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Expert Advise To Video Witnessing of Wills | HK News

Expert advice to video witnessing of Wills

| Published on August 10, 2020

In response to the Coronavirus pandemic, new measures are to be put in place in England and Wales for the video witnessing of Wills to be legalized, making it easier for people to record their final wishes at this very difficult time.

What is the current process and how will this change?

Currently, a Will must be made ‘in the presence of’ at least two witnesses. Under the new rules, Wills witnessed via video meeting, for example via platforms such as Zoom or FaceTime, will be deemed legal so long as the quality of both the sound and video are sufficient to see and hear what is happening at the time. Pre-recorded videos will not be acceptable.

When will the changes take place?

These changes will be made via new legislation in September 2020 and will retrospectively apply to Wills made since 31 January 2020. There are some limited exceptions where the new rules will not apply retrospectively.

Given that the legislation is to assist those making a Will during the Coronavirus pandemic these changes will only remain in place until 31 January 2022. After which Wills must return to being made with witnesses who are physically present when the Will is signed. However, as with the approach adopted for other Coronavirus measures, the changes may be shortened or extended if deemed necessary.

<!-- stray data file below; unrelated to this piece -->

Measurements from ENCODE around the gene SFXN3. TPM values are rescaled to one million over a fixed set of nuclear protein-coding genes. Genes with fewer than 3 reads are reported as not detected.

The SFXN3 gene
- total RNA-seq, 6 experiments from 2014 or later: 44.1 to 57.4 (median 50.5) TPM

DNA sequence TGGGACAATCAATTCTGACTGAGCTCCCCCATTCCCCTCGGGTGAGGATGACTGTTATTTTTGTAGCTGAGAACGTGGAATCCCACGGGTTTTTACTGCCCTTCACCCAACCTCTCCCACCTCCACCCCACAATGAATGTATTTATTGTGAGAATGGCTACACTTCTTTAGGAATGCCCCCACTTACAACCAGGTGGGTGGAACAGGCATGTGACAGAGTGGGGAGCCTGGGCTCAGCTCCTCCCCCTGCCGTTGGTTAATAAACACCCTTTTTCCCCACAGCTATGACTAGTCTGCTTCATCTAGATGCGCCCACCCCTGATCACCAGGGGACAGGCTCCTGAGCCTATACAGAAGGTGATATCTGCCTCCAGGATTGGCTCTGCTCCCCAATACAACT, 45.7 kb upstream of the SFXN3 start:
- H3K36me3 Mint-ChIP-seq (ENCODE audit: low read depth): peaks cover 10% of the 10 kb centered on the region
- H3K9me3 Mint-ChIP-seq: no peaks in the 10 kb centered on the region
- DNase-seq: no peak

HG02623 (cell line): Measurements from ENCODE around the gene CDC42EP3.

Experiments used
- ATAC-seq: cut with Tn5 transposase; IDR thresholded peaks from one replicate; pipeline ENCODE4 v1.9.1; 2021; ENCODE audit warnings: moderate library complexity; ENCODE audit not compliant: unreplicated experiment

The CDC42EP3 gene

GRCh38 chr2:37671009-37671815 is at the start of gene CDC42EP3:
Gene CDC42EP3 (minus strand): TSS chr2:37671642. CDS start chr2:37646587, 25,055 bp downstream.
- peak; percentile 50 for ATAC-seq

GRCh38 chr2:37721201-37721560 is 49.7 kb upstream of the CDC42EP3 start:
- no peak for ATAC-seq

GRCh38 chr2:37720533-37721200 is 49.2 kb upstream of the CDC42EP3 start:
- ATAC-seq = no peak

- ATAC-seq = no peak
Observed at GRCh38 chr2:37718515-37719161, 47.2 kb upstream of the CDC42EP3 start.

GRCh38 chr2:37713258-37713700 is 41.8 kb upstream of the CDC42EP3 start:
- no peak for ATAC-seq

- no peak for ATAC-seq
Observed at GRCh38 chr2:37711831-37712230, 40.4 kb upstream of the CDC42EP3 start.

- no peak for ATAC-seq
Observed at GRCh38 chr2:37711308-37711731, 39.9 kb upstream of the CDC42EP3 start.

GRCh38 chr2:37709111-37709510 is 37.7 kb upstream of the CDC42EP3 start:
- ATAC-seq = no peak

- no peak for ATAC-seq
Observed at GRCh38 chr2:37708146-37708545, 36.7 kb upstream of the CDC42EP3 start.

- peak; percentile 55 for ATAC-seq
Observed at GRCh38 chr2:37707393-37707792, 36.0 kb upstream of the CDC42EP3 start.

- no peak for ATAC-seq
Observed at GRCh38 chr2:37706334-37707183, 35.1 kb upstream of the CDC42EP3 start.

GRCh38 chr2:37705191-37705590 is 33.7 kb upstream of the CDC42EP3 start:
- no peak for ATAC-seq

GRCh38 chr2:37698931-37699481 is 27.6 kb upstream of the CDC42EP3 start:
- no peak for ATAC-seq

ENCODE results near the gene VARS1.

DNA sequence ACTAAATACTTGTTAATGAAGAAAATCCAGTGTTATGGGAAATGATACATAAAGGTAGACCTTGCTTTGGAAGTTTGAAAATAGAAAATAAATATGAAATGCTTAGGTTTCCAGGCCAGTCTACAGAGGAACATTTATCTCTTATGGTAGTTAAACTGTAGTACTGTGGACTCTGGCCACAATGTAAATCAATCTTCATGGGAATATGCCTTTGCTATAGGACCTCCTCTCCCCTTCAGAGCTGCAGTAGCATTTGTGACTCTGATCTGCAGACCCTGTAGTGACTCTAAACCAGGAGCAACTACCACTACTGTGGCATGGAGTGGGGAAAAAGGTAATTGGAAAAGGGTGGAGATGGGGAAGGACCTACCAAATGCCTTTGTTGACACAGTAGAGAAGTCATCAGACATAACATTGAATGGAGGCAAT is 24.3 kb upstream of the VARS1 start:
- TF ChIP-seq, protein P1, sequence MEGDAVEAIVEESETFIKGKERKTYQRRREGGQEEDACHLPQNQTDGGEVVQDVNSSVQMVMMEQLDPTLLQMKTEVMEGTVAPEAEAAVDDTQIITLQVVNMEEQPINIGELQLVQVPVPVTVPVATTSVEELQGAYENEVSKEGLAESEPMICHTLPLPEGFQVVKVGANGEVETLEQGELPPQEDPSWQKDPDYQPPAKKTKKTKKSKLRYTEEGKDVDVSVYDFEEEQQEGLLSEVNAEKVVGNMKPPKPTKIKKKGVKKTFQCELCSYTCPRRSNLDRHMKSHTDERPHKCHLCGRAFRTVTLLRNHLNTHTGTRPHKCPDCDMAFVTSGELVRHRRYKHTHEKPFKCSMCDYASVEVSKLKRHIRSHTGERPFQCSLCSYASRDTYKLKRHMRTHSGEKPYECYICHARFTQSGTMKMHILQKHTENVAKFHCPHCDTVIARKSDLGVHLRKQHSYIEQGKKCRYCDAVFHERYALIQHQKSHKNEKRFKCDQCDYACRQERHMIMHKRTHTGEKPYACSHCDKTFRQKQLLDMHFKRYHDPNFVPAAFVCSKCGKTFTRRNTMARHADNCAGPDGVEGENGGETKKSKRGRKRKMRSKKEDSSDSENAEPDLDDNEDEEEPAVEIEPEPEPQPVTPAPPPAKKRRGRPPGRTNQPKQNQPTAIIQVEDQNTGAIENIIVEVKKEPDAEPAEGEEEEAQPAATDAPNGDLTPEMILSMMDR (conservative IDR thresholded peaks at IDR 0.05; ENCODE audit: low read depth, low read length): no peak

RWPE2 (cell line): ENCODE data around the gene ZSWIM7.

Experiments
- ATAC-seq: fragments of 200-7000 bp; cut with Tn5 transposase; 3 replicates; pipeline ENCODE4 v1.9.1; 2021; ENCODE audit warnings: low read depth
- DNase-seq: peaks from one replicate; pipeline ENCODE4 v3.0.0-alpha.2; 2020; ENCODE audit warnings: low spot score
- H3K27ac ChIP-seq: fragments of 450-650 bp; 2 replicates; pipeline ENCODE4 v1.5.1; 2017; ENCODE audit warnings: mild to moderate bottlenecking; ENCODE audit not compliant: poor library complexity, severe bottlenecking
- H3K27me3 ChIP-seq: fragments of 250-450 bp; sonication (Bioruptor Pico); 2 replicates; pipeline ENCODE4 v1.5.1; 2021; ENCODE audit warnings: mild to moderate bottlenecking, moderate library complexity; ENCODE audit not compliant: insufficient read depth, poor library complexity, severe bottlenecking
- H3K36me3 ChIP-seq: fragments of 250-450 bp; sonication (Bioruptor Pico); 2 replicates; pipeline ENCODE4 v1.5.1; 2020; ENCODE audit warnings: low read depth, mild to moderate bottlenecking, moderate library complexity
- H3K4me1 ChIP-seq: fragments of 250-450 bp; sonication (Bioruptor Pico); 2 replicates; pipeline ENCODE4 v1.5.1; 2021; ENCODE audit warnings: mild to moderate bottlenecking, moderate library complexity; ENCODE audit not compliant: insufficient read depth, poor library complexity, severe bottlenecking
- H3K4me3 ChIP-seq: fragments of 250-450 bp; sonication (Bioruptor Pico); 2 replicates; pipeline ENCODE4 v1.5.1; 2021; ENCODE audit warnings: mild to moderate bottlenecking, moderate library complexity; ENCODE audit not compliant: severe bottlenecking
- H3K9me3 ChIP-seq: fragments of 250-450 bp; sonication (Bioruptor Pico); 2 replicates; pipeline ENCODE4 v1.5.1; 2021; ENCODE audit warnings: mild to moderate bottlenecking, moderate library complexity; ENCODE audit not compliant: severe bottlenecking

The advice remains that where it is safe and possible for people to sign Wills in the conventional way they should continue to do so with the use of video technology being a last resort. The new rules will apply to both Codicils and Wills but when signing you must still satisfy the same witnessing rules that are involved in the making of a Will currently.

Why is the change necessary?

Crucially, the new rules maintain the vital safeguard of requiring two independent witnesses, who are not beneficiaries within the Will, and electronic signatures will not be allowed. Whilst the new rules will be a welcome step in assisting those who might be shielding or self-isolating there are additional formalities which must also be followed for the creation of a valid Will in this way. It is important to note that there will be a period time between the signing of a Will by the testator and the signing by the witnesses were the Will is not valid.

It is advisable that professional advice be sought with regard to the preparation of your will as it is still extremely important to follow the legalities of making a valid will in order to make sure that the wishes contained in your will are upheld following your death.

How our team can help

Humphries Kirk has a dedicated team of specialist lawyers who are able to assist with the preparation and signing of your Will. We can also assist in advising on more complex arrangements such as tax planning and asset protection.

Humphries Kirk remains open, and we can provide advice and assistance via face-to-face meetings or telephone and videoconferencing facilities such as Skype, WhatsApp and Zoom. Learn about the measures we have taken to keep out staff and customers safe.

If you would like more information about making a Will then please do not hesitate to contact us.

Author: Kelly Miller, Associate Solicitor, Wareham Office Tel: 01929 552141

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